by Karl J. Paloucek
Arguably the most neatly scripted series on television returns to TV this month. And if there’s anything you can say about Season 4 of Mad Men, it’s that anything could happen. That was the takeaway from Season 3’s end and it’s what we hear loud and clear from series costars John Slattery (who plays Roger Sterling), Vincent Kartheiser (Pete Campbell) and Jared Harris (Lane Pryce).
Last season’s finale was effectively a tabula rasa: Rather than become drones for McCann Erickson, Don, Roger and Bert conspire with Lane to start a new agency — stealing away with Sterling Cooper’s best accounts, talent and resources in a weekend raid. And in the wake of Betty’s discovering Don’s concealed identity, she’s seeking a divorce.
“I think he did an amazingly courageous thing in climbing up the ladder and pulling it up behind him,” Slattery says of series creator Matthew Weiner. “I think it’s a hugely frightening thing, too, for him, to blow up this office situation, Don Draper’s marriage, his professional world — so that you have nothing in front of you. A blank page — which has got to be horrifying. And yet, once you sort of figure out how to reset all that, and where it lands, there’s nothing but potential.”
“Potential” by definition implies uncertainty. And with Don, Roger, Bert and the others casting their fates to the wind, we have a lot of it. As Season 4 opens, what will be different? First, according to Slattery, we may be looking at a two-year jump ahead to 1965. (Weiner has discussed in the past that he would like to take the series through the end of the ’60s, so the leap would make sense.) But the passage of time won’t be the biggest change.
“Everybody has to account for themselves now,” Slattery explains of the vibe at the new agency. “Whereas before it was just ‘My name’s on the building, so I can do whatever I want,’ now no one can just do what they please — everybody’s responsible for everybody else as well. These people have all gone into this proposition willingly and knowing the risks, so now all of those things start playing out.”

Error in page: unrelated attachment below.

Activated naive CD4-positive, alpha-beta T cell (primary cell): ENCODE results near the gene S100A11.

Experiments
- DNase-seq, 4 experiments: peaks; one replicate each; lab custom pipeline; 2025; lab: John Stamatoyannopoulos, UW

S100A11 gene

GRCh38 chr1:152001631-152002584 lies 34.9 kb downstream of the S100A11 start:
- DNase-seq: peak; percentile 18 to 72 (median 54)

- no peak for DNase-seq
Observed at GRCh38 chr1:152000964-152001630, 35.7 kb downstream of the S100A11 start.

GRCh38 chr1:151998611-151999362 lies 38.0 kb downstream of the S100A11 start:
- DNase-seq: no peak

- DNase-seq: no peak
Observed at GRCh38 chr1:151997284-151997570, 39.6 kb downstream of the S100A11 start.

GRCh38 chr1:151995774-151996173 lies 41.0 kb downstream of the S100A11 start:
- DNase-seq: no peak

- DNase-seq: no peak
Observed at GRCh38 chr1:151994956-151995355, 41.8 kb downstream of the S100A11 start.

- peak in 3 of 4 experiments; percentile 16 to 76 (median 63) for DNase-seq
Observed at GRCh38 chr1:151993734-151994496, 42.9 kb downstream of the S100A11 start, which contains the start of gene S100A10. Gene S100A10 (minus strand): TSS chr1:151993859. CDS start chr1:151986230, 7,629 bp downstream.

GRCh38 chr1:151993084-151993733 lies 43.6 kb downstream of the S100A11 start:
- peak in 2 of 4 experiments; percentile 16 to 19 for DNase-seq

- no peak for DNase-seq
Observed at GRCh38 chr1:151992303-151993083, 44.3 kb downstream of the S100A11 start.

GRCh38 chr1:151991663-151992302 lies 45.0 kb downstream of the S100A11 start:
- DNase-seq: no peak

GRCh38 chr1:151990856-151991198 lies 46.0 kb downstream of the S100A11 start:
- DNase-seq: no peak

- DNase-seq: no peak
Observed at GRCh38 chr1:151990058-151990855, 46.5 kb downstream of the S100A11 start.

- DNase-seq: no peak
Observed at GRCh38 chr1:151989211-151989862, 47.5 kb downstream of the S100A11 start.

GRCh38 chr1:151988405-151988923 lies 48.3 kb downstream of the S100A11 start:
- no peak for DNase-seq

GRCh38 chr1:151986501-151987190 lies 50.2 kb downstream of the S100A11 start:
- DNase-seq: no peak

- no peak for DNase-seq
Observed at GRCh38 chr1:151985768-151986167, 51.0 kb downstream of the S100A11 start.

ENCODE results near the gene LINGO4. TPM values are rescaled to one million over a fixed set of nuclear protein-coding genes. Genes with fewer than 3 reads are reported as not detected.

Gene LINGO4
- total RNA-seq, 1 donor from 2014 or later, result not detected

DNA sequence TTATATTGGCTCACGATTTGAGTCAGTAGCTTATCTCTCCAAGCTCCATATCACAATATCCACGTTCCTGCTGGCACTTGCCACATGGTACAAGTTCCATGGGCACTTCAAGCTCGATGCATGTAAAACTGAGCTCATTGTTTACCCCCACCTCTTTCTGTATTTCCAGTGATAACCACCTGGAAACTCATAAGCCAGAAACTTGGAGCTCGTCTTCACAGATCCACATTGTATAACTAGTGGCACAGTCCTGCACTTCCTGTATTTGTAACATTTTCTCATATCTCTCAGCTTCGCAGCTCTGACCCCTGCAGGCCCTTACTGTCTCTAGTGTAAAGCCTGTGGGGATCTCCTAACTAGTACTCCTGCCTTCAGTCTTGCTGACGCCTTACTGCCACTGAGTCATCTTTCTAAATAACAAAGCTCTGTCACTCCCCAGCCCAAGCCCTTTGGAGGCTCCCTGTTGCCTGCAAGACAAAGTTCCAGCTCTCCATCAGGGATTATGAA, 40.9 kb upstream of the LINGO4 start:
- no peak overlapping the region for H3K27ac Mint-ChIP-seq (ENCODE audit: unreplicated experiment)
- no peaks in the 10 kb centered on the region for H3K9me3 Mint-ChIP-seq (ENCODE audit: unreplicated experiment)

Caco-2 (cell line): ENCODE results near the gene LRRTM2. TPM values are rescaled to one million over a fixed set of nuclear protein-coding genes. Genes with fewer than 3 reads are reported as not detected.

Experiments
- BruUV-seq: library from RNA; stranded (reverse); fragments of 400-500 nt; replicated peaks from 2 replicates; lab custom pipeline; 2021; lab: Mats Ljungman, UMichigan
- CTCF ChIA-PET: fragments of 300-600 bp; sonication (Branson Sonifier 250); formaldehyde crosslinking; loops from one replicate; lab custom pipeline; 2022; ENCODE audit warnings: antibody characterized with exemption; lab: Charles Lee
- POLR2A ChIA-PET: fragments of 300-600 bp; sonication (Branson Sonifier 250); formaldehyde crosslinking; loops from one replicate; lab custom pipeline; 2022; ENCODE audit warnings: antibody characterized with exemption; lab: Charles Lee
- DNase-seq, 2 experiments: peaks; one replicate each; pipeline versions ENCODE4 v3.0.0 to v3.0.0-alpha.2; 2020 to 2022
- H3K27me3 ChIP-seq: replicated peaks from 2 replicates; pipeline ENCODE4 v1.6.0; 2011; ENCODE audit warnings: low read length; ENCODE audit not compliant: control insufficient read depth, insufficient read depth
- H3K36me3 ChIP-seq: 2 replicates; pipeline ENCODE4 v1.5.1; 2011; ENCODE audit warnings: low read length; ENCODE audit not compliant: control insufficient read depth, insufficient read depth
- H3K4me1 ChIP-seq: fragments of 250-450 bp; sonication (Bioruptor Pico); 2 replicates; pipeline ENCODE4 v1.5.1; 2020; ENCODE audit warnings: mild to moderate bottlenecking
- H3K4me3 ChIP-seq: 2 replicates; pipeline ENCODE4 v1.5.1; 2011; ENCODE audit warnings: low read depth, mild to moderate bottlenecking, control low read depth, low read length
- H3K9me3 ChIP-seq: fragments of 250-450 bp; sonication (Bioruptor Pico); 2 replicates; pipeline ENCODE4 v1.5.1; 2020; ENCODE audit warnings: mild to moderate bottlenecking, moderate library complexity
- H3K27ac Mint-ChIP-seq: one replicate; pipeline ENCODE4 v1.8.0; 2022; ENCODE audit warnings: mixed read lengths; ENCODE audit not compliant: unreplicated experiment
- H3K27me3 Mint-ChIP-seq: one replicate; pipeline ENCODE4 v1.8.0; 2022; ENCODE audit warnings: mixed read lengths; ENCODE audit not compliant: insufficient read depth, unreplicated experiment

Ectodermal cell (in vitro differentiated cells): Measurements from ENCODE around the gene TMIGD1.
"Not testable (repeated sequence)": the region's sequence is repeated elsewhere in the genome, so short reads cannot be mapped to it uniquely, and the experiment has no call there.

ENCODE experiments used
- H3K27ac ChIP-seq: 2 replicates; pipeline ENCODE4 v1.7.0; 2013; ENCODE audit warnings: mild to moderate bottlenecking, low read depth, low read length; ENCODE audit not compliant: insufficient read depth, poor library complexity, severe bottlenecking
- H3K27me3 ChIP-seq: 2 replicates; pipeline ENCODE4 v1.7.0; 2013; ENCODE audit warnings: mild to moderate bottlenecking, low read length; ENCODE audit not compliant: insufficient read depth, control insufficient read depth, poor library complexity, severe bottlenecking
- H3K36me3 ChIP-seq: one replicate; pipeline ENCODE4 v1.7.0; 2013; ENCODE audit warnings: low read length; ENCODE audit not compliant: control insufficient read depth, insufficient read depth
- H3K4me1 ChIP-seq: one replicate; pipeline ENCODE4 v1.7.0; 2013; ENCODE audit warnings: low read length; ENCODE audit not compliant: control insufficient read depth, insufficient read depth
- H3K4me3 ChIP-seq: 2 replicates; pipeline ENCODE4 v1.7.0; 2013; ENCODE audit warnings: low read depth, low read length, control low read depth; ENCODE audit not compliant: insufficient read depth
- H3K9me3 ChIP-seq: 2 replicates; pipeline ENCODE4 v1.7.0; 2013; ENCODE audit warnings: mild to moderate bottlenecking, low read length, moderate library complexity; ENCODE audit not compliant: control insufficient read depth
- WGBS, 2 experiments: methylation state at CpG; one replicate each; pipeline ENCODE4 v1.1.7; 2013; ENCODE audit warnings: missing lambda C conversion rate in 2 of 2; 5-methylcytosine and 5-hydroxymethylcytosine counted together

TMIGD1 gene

Kartheiser actually sees this same change in terms that Pete Campbell might express. “This is a group of people who are all taking different-sized risks,” he says. “With some of the characters, like Roger Sterling or Don Draper, you get the feeling these guys are doing pretty well. … But they have a bit of a net, whereas other characters are really risking their finances and their futures, whereas Don Draper and Roger Sterling might be risking their names and their reputations more.”
But what about would-be beatnik Paul (Michael Gladis) and the others left behind at Sterling Cooper? Have we seen the last of their world? “Well, this isn’t The Sopranos, you know? No one’s dead,” Kartheiser suggests. “Those doors are left open. The advertising world is like any business. It’s a small business — small world. There are only so many firms and so many people who are going to stay in it. There’s only so many people who can really do it at any kind of professional level. And so there’s a high likelihood for all sorts of things to happen, and that’s a very nice part about this show is that there can be high stakes like The Sopranos, with the idea that losing your job, you know, is a pretty close third or fourth to losing your life. In this case it’s nice because you can come back.”